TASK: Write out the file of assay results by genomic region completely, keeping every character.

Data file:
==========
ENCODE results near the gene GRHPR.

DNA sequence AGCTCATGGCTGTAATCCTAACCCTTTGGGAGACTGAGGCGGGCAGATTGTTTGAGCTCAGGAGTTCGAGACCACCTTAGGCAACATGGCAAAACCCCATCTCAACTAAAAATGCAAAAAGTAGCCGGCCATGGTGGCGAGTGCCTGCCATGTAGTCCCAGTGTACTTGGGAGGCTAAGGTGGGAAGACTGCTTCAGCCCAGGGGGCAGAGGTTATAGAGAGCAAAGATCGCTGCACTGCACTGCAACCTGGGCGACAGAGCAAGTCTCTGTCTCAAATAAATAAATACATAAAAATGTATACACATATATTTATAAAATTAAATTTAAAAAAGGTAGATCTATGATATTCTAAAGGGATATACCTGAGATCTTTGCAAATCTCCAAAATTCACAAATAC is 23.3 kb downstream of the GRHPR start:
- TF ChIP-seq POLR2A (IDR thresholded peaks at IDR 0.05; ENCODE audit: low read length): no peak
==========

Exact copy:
ENCODE results near the gene GRHPR.

DNA sequence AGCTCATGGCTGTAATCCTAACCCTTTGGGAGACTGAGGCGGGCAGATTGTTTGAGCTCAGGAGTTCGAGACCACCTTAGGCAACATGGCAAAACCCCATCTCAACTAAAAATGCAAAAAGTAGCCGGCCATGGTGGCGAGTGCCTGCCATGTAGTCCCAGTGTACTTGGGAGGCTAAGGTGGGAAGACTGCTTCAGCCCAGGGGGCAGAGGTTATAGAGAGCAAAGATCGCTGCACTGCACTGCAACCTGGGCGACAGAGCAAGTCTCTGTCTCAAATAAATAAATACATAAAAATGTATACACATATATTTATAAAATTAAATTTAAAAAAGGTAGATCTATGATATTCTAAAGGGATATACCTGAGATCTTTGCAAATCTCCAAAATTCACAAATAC is 23.3 kb downstream of the GRHPR start:
- TF ChIP-seq POLR2A (IDR thresholded peaks at IDR 0.05; ENCODE audit: low read length): no peak